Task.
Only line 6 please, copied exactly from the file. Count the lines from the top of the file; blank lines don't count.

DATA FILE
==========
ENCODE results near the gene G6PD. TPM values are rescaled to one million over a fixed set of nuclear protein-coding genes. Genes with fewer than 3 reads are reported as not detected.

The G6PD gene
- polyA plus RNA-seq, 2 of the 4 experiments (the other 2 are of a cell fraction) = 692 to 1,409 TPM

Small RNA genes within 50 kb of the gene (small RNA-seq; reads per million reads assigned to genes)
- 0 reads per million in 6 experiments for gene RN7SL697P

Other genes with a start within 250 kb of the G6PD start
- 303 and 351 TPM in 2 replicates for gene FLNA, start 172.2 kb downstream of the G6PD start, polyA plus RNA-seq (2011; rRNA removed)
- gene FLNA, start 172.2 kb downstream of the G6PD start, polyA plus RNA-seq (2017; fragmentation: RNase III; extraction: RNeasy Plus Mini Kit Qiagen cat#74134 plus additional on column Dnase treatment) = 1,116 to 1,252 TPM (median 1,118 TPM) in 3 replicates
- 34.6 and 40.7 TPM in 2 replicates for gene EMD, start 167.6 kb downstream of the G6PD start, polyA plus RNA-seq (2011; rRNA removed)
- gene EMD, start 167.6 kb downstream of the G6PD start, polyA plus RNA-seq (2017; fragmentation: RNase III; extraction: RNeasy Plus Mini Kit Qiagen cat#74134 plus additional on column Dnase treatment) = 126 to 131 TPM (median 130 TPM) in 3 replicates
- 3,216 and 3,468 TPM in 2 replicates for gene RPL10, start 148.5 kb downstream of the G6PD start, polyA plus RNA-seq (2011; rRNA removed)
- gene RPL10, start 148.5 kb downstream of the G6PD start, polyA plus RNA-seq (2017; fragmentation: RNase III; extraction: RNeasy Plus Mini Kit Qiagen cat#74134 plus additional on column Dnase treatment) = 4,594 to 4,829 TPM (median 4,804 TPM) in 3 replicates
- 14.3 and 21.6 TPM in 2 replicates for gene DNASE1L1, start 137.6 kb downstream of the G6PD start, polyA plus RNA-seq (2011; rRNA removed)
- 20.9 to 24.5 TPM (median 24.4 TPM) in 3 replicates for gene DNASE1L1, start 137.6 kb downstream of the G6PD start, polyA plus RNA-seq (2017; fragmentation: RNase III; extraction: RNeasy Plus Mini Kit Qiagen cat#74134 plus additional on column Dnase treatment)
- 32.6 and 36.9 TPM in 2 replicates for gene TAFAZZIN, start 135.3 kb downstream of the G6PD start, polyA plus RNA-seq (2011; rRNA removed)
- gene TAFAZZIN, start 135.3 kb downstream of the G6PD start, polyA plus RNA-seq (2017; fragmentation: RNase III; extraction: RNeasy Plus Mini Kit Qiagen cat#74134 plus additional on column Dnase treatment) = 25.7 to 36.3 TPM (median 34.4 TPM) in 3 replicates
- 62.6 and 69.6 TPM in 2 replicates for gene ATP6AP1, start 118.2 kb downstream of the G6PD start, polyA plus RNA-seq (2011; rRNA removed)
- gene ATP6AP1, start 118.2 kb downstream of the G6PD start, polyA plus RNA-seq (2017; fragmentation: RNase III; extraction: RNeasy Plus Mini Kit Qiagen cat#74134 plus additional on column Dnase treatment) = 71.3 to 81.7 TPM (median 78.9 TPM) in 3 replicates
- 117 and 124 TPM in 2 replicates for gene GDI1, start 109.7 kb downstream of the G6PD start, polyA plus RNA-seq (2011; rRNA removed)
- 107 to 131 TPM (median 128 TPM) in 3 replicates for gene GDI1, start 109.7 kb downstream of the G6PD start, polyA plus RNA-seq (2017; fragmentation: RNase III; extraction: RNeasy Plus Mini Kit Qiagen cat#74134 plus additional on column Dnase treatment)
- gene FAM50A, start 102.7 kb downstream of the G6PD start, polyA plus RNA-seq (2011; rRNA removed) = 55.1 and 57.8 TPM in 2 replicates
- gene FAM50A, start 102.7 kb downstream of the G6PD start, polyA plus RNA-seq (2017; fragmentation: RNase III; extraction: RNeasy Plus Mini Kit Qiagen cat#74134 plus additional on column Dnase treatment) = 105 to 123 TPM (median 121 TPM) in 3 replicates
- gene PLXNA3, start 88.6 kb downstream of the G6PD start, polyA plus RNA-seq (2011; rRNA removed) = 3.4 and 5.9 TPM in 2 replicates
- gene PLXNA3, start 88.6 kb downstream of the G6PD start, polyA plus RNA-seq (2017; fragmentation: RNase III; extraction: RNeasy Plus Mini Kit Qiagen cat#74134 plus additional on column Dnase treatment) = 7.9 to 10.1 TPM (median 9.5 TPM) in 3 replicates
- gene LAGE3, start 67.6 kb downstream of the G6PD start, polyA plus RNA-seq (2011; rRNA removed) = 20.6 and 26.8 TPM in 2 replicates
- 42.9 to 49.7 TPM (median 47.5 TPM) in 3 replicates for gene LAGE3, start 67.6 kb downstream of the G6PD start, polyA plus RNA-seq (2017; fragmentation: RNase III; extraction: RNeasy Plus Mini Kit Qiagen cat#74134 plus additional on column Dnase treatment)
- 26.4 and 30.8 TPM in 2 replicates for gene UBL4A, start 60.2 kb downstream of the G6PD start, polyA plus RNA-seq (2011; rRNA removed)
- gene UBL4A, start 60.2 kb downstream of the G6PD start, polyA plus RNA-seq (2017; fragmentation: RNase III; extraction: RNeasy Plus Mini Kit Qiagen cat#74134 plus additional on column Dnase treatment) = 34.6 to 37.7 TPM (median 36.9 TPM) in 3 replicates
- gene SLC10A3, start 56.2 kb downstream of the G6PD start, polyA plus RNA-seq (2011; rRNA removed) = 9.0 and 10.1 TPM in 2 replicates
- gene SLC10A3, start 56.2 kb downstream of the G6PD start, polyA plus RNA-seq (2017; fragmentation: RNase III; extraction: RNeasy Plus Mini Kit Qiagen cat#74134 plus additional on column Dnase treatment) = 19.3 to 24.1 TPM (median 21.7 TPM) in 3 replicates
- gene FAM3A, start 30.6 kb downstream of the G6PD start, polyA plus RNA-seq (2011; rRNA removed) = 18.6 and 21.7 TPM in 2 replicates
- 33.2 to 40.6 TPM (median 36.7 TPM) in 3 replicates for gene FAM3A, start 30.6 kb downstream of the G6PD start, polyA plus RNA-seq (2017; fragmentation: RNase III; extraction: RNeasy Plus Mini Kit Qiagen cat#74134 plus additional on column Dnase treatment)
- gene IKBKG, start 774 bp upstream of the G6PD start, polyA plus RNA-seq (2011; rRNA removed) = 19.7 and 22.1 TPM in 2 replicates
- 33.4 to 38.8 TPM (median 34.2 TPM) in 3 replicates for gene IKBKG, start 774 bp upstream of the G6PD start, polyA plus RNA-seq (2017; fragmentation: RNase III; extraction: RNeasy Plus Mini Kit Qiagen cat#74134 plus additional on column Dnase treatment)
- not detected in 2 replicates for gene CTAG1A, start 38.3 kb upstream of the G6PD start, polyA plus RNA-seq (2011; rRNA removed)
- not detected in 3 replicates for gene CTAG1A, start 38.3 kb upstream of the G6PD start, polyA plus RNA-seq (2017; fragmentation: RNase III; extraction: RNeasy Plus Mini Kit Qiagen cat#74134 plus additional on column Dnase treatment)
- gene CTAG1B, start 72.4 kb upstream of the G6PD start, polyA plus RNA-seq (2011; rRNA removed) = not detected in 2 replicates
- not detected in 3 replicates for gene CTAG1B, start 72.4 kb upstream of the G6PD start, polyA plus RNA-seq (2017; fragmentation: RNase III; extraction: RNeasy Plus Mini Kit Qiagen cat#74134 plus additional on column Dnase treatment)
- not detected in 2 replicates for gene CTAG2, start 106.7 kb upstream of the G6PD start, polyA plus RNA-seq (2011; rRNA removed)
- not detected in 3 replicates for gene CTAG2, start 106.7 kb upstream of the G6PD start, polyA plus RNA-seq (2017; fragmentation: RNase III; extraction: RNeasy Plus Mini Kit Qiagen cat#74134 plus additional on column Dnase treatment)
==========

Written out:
Other genes with a start within 250 kb of the G6PD start